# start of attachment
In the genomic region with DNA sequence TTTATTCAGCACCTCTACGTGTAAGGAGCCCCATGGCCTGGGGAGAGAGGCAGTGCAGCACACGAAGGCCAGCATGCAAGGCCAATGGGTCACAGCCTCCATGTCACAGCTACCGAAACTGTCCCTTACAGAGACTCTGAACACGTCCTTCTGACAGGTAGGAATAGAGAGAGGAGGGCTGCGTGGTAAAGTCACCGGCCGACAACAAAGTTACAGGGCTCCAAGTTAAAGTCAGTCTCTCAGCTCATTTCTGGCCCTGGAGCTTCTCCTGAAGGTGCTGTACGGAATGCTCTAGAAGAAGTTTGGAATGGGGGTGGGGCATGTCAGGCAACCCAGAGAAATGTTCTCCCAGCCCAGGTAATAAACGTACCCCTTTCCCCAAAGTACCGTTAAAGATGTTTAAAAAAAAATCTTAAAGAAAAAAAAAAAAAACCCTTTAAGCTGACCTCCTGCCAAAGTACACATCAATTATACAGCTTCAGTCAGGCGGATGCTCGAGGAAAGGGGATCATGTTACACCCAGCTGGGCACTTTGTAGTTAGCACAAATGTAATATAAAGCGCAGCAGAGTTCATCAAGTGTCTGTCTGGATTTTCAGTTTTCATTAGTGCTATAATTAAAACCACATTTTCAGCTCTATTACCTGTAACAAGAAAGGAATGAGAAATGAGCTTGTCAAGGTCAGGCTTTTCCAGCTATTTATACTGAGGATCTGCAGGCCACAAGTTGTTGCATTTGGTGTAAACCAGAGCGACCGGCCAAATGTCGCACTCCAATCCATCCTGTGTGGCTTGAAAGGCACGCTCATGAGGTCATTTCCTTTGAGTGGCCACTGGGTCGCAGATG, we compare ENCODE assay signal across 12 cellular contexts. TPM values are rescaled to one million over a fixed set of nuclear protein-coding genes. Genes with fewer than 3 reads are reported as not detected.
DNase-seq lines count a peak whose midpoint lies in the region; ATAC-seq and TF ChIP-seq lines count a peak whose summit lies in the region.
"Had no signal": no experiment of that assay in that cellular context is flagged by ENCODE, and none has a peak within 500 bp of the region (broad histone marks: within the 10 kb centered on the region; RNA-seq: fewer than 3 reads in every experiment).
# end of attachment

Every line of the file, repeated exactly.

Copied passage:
In the genomic region with DNA sequence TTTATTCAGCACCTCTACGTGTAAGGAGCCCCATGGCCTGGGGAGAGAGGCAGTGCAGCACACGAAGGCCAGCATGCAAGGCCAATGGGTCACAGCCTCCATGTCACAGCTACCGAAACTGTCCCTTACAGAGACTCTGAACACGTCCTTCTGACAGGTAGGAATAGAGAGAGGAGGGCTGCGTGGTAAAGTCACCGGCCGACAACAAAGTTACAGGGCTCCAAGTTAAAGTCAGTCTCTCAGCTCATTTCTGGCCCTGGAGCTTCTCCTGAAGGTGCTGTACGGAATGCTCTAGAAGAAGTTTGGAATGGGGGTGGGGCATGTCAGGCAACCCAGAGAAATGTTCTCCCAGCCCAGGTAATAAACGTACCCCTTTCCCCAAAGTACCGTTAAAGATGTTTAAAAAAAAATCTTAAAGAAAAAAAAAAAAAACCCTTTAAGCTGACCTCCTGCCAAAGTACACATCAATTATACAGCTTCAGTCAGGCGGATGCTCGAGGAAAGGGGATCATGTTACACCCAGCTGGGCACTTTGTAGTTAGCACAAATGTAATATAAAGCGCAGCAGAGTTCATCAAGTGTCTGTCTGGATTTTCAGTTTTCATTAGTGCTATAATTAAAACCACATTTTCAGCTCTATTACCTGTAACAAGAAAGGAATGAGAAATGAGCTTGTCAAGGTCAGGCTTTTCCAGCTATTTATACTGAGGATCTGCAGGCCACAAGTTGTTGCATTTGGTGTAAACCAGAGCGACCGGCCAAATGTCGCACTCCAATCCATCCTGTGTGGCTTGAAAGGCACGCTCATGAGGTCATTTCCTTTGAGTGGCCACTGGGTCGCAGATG, we compare ENCODE assay signal across 12 cellular contexts. TPM values are rescaled to one million over a fixed set of nuclear protein-coding genes. Genes with fewer than 3 reads are reported as not detected.
DNase-seq lines count a peak whose midpoint lies in the region; ATAC-seq and TF ChIP-seq lines count a peak whose summit lies in the region.
"Had no signal": no experiment of that assay in that cellular context is flagged by ENCODE, and none has a peak within 500 bp of the region (broad histone marks: within the 10 kb centered on the region; RNA-seq: fewer than 3 reads in every experiment).